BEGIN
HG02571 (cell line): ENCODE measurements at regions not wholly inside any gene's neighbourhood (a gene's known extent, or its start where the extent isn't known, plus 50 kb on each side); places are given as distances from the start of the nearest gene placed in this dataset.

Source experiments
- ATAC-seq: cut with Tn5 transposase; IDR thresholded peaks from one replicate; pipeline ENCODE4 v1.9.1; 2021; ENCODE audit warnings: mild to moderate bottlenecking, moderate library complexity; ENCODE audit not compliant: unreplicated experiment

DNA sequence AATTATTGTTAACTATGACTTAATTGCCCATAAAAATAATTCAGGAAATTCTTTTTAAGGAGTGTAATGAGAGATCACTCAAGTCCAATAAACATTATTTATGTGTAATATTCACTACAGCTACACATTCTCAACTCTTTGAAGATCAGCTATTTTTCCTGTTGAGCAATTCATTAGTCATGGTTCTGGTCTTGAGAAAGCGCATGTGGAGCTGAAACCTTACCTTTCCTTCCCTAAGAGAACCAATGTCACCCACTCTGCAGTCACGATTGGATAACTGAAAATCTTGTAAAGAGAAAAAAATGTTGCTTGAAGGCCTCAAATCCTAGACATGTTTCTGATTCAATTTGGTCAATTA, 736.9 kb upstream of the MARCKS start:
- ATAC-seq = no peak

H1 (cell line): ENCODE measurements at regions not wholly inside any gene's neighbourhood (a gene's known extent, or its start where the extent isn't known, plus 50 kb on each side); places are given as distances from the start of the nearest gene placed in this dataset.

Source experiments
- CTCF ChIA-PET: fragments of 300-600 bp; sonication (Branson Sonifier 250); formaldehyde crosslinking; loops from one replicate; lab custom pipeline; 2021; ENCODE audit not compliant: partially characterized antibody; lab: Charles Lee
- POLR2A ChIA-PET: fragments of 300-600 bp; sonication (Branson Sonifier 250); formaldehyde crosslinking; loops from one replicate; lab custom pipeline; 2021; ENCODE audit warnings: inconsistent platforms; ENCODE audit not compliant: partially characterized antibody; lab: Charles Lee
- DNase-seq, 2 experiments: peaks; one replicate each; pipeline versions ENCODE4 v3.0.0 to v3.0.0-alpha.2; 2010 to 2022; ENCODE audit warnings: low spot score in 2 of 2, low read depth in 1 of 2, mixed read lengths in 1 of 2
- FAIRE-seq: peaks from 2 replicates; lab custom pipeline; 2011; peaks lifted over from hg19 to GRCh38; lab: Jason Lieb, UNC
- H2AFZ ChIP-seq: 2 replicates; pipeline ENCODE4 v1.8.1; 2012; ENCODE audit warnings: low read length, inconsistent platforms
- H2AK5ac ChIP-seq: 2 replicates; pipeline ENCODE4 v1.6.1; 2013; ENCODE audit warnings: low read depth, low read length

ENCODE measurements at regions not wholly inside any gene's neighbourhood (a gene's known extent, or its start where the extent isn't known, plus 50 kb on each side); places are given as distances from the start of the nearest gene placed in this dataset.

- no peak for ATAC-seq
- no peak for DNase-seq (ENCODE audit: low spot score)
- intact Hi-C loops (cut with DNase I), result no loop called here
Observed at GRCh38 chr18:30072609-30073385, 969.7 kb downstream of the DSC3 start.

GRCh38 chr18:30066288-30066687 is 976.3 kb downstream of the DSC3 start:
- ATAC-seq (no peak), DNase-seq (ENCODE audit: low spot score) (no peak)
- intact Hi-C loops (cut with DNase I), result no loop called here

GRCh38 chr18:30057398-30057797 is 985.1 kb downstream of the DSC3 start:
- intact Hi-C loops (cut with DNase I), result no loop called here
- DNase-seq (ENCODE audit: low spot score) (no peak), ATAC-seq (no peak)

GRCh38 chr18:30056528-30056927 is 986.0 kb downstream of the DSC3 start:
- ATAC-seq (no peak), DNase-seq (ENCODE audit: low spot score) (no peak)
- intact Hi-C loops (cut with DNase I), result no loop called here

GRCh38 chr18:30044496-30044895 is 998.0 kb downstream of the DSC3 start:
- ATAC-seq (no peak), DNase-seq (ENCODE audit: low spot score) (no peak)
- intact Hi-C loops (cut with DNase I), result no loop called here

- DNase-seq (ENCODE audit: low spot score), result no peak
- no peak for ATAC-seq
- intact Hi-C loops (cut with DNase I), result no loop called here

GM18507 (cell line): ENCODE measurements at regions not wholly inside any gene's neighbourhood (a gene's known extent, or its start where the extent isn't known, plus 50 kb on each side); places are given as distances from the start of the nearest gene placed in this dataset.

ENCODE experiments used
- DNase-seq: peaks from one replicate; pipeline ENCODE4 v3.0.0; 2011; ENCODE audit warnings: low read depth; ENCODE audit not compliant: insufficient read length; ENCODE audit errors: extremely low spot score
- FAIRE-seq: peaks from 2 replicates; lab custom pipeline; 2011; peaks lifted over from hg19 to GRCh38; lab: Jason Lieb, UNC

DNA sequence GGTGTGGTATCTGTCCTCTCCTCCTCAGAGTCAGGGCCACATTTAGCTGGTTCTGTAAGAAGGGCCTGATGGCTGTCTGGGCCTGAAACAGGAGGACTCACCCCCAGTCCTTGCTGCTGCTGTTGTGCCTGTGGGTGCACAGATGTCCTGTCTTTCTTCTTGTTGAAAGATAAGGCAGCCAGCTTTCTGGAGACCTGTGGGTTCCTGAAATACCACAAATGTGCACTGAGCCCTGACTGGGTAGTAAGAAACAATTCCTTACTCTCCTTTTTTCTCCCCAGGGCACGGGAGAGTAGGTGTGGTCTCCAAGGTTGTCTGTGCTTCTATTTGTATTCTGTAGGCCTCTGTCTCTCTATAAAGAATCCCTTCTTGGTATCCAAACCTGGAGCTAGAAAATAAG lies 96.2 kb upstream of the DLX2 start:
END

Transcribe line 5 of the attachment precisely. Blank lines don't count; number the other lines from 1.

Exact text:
- ATAC-seq = no peak